1. Tubular: The sepals appear tube-like, as in Nicotiana species.
  2. Infundibuliform: Calyx resembles a funnel shape, like in Atropa belladonna.
  3. Urceolate: The sepals appear as urn-shaped, like in Hyoscyamus species.
  4. Bilabiate: It consists of two lips, as in Ocimum and Salvia species.
  5. Campanulate: Calyx seems like a bell shape, as in Lathyrus odoratus.
  6. Cupulate: The calyx seems cup-like, as in Gossypium species.

Depending upon the fusion of sepals

  1. Gamosepalous: In this type, the sepals are fused. Examples: Datura, Hibiscus etc.
  2. Polysepalous: Here, the sepals are free. Examples: Anona, Tomato etc.

Depending upon the loss and persistence of a calyx

  1. Caducous: In this type, sepals fall as the flower blooms, like in the poppy plant.
  2. Deciduous: In this type, sepals fall along with the petals after fertilization, like in the mustard plant.
  3. Persistent: In this kind, the sepals remain intact with the fruits, like brinjal, chillies etc. It is further categorized into two groups:
    • Marcescent: When the persistent calyx acquires a shrivelled appearance and shows no growth after fertilization, known as marcescent calyx. Example Guava.
    • Accrescent: In this type, a persistent calyx simultaneously grows in size with the increasing fruit size even after fertilization and termed as the accrescent calyx. Example Physalis.

Depending upon the colour of sepals

  • Sepaloid: In this type, the sepals are green in colour.
  • Petaloid: In this type, the sepals are non-green or colourful like petals. Example: Mirabilis etc.

Depending upon the calyx-modification

The structure of calyx modifies into various appendages, and it is categorized into the following types:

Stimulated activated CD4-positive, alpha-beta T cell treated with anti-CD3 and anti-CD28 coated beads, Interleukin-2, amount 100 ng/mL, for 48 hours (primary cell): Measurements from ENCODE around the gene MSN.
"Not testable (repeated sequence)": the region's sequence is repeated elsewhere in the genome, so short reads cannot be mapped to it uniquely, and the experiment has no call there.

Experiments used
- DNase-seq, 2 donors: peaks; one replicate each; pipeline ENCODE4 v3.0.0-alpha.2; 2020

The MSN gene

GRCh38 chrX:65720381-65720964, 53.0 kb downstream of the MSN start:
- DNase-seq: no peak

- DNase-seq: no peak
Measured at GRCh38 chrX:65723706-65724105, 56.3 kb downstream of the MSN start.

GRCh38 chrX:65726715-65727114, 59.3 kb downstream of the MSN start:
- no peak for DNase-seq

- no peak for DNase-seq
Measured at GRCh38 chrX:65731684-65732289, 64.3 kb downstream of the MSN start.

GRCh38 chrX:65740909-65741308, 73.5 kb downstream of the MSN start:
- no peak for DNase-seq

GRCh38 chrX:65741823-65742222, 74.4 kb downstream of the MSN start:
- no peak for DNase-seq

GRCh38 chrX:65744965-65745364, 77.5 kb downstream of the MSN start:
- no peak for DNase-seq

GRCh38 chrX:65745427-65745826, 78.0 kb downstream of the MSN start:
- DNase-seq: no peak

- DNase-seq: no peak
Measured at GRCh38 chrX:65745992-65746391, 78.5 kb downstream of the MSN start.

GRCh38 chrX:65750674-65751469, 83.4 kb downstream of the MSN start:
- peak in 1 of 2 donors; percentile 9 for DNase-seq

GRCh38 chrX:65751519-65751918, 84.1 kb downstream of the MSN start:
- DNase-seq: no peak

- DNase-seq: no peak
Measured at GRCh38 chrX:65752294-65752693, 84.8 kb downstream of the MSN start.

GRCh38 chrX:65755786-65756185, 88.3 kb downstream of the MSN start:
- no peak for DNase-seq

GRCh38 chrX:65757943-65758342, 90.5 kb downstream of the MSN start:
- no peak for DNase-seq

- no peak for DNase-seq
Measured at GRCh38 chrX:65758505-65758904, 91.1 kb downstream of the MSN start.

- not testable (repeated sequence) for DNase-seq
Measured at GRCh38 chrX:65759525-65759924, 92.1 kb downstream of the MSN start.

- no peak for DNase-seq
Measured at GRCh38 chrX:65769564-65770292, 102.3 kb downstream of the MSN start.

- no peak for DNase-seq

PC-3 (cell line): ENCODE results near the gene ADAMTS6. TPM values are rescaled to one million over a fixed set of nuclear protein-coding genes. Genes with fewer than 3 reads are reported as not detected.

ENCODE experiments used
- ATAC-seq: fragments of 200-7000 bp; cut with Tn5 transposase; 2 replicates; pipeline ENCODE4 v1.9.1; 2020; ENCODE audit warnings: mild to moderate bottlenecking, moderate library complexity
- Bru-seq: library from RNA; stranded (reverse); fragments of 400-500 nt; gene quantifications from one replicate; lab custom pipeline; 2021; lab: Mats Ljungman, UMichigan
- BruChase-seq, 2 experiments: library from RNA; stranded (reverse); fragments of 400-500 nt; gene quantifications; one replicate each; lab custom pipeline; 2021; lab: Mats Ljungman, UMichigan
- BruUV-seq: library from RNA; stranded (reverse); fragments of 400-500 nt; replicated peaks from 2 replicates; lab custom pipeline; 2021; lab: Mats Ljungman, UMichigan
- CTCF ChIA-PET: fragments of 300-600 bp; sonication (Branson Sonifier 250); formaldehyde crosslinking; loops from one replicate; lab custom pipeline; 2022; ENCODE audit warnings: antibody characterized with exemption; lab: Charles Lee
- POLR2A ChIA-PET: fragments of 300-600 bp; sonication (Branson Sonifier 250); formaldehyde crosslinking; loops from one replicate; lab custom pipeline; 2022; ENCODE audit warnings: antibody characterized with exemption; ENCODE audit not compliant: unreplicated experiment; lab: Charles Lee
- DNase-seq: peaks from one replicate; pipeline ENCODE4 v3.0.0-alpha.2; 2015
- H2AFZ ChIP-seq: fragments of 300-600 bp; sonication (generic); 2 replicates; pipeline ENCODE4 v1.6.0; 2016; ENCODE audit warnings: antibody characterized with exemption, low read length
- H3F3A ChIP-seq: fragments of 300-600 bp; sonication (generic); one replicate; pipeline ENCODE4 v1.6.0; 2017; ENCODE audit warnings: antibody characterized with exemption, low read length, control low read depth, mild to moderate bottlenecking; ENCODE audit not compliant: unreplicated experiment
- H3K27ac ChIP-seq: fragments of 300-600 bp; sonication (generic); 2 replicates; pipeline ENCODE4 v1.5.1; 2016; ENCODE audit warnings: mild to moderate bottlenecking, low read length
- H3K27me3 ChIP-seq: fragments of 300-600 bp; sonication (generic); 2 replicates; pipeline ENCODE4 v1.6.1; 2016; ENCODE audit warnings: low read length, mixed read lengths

• Pappus: Here, the sepals transform into feather-like or hairy structures. Example Sunflower, Sonchus etc.
  • Spurred: The sepals transform into beak-like structures. Example Delphinium etc.
  • Petaloid: Sometimes, the sepals become enlarged and appear brightly coloured like petals. Example Mussaendra etc.
  • Hooded: Here, one of the sepals extends and transforms into hood-like structures over the flower. Example Aconitum etc.
  • Spinous: In this kind, the sepals modify into spines. Example Trapa etc.


Therefore, the calyx is a group of sepals that functions as an outermost whorl, which harbours the flower from its budding phase to the blooming or flowering stage against harsh environmental conditions desiccation, and sometimes modify to perform special tasks.

Definition of Shoot System

A shoot refers to the plant’s main stem or the complex network of various structures like branches, leaves, buds, flowers, and fruits attached to the main stem. A shoot or a shoot system always grow upwards to the ground and performs multiple functions like photosynthesis, storage, reproduction, transport, hormone production etc.

Characteristics of Shoot System

A shoot or seedling originates from the plumule of the seed’s embryo and shares the following morphological features:

It functions as a skeleton by constituting a major part of the shoot system and firmly supports the other components like leaves, buds, flowers and fruits. The main stem originates through the direct prolongation of the embryo’s tigellum and gives rise to the lateral stems, leafy appendages, buds etc.


These are the flattened structures that hit the node of the main stem and the region in the middle of two nodes or internode. The angle forming between the leaf at the node section and the vertical stem commonly refers to the “Leaf axil”.

Leaves have a basipetal or acropetal pattern. They emerge out via differentiation of the shoot apical meristem. A leaf mainly comprises of three elements, namely: